Anything is Possible. Short Stories by Elizabeth Strout

Anything is Possible by Elizabeth Strout

Elizabeth Strout’s My Name is Lucy appeared everyone in my Twitter timeline last year with praise from various bloggers and readers whose taste in contemporary women’s fiction I blindly trust. Back then I was curious about the book though not enough to buy it up at my local bookshop, but when I saw the Spanish translation for Anything is Possible (Todo es posible, Duomo 2017 translated by Rosa Pérez) at my local library I felt it was just the right time to finally read Strout.

The first surprise came when I opened Anything is Possible and I found out it was a collection of short stories considered the second instalment in the fictional Amgash series that follows Lucy Barton’s life and the people in her native town. One of the side effects of studying literature is that I often went into reading books knowing quite a lot about the author, the historical setting, and even the story itself. So ever since I am allergic to learning too much about a book before reading it. I love diving into the story completely fresh and with an open mind, and sometimes the book you borrowed from the library ends up being a short story collection. Well, even better. I had not read one in ages.

Spanish may be my native language, but culturally I have always felt attracted to stories set in foreign countries, especially in English-speaking ones and contemporary American literature has a special place in my heart. Strout’s Anything is Possible is as American as any fictional work can be. The Midwest setting explores the complexities of one of the country’s largest and most undervalued regions. Escaping from NYC’s bright lights and LA’s glamour, the Midwest stands as the big unknown, a place where life happens and ordinary people lead ordinary lives. Strout rebels in this assumption and explores exposing the beauty of living in the everyday, ordinary struggles of working-class people.  As a working-class reader, I am always wary of the portrayal of the working-class experience, but Strout does not glamourise poverty or economic struggles and instead does a brilliant job at finding joy – not happiness – in everyday routines, the community, and the mere fact of being alive.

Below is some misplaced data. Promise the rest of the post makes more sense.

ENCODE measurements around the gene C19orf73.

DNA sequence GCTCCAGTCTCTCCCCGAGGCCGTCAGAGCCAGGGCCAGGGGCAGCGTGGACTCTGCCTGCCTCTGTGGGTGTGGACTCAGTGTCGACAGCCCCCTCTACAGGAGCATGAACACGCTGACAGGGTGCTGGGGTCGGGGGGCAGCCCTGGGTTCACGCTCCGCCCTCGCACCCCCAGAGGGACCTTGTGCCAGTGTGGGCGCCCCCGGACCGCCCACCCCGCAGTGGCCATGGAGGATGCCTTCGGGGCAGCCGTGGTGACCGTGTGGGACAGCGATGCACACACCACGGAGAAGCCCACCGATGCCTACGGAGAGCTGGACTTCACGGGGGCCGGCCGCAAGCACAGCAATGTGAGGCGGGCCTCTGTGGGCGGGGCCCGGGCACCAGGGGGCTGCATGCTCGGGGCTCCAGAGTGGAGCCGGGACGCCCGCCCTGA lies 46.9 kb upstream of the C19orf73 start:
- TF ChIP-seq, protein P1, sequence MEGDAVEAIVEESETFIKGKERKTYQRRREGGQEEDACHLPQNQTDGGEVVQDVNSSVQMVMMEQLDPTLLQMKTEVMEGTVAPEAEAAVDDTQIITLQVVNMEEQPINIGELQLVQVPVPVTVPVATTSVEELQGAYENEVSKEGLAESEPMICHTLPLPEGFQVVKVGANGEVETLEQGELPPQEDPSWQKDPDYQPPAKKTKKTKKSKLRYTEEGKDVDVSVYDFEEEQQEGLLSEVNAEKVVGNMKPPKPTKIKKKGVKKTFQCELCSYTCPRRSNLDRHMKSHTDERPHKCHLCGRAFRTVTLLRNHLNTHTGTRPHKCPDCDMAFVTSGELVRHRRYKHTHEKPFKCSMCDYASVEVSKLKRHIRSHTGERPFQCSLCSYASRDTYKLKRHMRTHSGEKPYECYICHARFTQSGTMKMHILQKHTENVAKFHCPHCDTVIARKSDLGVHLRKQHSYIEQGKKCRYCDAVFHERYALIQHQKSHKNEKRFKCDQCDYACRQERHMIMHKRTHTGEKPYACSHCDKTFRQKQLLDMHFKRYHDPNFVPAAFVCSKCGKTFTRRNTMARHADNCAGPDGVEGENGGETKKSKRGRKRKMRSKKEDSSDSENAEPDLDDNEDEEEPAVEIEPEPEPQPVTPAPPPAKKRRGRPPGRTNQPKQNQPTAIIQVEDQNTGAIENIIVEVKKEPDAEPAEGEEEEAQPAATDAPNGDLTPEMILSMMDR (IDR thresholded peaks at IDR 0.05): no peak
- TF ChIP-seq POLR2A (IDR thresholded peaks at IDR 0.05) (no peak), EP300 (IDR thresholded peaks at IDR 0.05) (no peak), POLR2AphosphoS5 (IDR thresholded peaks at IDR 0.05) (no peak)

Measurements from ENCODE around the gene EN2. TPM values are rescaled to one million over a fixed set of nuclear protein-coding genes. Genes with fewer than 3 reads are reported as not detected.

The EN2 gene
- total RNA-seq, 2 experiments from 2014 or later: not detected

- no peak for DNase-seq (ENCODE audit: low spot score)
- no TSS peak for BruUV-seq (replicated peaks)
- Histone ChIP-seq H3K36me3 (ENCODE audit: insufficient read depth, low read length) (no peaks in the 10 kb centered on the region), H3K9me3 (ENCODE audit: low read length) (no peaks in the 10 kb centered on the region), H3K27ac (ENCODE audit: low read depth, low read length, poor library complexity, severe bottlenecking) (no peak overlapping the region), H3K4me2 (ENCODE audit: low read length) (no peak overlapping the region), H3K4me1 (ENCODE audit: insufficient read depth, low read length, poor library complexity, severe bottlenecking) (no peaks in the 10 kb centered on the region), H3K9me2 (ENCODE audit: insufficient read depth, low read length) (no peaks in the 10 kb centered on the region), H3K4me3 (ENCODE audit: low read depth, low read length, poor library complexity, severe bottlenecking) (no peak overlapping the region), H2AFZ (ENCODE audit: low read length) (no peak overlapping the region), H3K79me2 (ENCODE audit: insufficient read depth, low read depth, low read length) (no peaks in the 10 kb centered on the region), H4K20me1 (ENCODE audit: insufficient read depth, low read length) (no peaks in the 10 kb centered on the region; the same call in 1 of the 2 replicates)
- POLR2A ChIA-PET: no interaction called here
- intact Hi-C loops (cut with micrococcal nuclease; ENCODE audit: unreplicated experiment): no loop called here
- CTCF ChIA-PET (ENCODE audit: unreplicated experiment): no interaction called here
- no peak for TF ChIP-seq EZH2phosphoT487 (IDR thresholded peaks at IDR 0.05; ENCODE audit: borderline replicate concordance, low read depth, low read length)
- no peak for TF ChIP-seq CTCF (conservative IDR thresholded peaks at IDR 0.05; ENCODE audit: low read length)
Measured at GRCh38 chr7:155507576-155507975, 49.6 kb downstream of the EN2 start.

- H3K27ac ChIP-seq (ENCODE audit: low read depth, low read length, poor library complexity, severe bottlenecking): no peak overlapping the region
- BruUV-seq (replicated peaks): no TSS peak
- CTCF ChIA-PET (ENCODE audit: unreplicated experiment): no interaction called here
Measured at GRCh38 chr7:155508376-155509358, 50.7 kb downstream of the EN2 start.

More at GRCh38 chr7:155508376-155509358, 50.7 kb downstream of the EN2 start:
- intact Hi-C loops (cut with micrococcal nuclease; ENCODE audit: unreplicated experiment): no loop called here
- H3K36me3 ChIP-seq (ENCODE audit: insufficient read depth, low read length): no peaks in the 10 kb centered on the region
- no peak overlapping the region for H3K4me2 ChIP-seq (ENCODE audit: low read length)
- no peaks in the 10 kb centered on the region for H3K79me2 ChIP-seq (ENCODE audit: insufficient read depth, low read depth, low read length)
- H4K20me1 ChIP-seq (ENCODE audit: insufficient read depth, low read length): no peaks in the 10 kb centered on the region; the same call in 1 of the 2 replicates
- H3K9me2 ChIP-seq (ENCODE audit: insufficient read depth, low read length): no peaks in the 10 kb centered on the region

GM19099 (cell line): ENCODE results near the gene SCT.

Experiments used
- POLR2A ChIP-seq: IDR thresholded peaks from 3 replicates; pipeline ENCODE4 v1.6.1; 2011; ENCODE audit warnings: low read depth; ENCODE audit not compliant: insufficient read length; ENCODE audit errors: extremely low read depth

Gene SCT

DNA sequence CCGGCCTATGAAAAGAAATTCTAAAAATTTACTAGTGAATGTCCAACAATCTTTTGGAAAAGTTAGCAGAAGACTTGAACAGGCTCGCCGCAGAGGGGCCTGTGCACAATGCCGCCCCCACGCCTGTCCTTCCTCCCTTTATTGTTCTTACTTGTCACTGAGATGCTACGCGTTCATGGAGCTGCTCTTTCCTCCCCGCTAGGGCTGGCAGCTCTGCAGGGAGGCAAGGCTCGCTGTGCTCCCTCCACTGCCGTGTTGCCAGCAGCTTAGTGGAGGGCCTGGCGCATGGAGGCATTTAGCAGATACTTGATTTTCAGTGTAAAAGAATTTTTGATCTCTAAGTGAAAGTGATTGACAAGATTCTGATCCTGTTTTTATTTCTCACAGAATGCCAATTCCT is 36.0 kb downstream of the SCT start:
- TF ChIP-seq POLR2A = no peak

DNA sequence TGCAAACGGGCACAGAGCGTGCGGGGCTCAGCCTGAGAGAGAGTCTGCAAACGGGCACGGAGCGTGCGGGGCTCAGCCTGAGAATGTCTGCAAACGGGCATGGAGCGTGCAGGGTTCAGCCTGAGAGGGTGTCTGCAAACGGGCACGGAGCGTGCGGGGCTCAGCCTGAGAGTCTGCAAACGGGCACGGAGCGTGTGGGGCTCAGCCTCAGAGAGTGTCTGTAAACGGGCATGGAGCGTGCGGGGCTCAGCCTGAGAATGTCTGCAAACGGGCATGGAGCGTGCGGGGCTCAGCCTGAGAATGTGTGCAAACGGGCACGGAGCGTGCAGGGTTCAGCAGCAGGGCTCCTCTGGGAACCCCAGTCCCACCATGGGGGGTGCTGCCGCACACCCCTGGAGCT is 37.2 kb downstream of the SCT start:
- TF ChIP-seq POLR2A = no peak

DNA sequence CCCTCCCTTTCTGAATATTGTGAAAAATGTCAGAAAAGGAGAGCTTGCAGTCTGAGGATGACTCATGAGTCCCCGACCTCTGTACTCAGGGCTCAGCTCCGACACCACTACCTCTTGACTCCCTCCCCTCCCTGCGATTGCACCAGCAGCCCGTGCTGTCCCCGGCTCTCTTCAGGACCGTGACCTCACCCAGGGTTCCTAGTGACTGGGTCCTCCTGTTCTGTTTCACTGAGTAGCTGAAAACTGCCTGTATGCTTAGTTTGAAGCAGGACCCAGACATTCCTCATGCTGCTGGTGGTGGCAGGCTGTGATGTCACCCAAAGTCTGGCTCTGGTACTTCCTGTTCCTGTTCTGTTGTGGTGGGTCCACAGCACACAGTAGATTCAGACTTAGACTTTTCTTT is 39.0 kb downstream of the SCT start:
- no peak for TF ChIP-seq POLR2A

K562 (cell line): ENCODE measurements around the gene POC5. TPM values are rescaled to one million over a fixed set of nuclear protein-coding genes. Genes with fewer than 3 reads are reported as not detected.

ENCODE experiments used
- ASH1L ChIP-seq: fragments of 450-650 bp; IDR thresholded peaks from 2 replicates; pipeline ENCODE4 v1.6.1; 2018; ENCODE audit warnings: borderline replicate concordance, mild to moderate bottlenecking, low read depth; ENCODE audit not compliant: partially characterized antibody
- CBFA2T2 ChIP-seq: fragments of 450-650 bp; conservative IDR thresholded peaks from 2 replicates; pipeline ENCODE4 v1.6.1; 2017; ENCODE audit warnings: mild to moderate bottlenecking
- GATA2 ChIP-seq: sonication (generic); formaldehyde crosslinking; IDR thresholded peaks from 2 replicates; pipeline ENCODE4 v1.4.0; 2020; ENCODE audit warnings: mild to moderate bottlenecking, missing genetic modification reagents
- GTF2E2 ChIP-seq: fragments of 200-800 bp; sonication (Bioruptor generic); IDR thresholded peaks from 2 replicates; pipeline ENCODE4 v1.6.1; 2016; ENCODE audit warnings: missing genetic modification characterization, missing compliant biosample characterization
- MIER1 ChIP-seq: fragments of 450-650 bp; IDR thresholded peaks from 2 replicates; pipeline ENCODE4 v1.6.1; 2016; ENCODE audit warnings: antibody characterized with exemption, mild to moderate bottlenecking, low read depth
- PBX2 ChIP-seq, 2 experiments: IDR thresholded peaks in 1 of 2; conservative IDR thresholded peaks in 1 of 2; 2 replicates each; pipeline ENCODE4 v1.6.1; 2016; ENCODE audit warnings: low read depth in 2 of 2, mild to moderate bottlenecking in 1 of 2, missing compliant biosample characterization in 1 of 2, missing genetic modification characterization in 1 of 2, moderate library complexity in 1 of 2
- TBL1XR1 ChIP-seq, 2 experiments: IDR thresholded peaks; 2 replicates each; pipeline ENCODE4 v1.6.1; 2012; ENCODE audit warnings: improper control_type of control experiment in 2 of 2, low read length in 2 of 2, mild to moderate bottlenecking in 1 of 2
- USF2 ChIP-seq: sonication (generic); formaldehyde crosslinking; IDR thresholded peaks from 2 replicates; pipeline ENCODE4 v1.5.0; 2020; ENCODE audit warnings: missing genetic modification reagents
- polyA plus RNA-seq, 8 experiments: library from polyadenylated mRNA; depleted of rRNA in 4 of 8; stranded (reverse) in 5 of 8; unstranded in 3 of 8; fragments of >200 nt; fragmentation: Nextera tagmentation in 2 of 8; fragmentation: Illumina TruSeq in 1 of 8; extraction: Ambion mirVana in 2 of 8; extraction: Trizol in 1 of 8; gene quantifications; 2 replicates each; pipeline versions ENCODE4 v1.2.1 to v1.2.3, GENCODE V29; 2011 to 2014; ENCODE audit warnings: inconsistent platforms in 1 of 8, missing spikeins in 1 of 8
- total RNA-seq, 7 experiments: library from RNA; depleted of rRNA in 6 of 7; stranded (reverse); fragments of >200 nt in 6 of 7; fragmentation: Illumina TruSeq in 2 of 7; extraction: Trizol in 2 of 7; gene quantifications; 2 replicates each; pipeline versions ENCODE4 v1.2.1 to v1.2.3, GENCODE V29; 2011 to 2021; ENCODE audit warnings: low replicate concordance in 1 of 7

At the centre of these stories is Lucy Barton, now a renowned writer living in NYC who has not been back to her native town in several years. I did not know about this when I picked the book up – in fact, I thought Lucy Barton would not be present at all here. The second surprise then came when I realised that each and every one of the people in these stories were connected to each other. Lucy is not the main character, but she is always present, haunting the lives of her brother, her friends, their cousins, and even people she once went to high school with whose lives have not been exactly how they planned them to be, but are beautiful nonetheless.

It is hard to review a short story collection without giving too much away, and it would be simply boring to analyse each of the stories. Instead, Anything is Possible will remain with me as a collection of stories that celebrate being alive despite the dark times, the struggles, and the doubts, and the beautiful possibility of everything suddenly changing and bringing unexpected thoughts, feelings, and paths. Because, as the title says, anything is possible.

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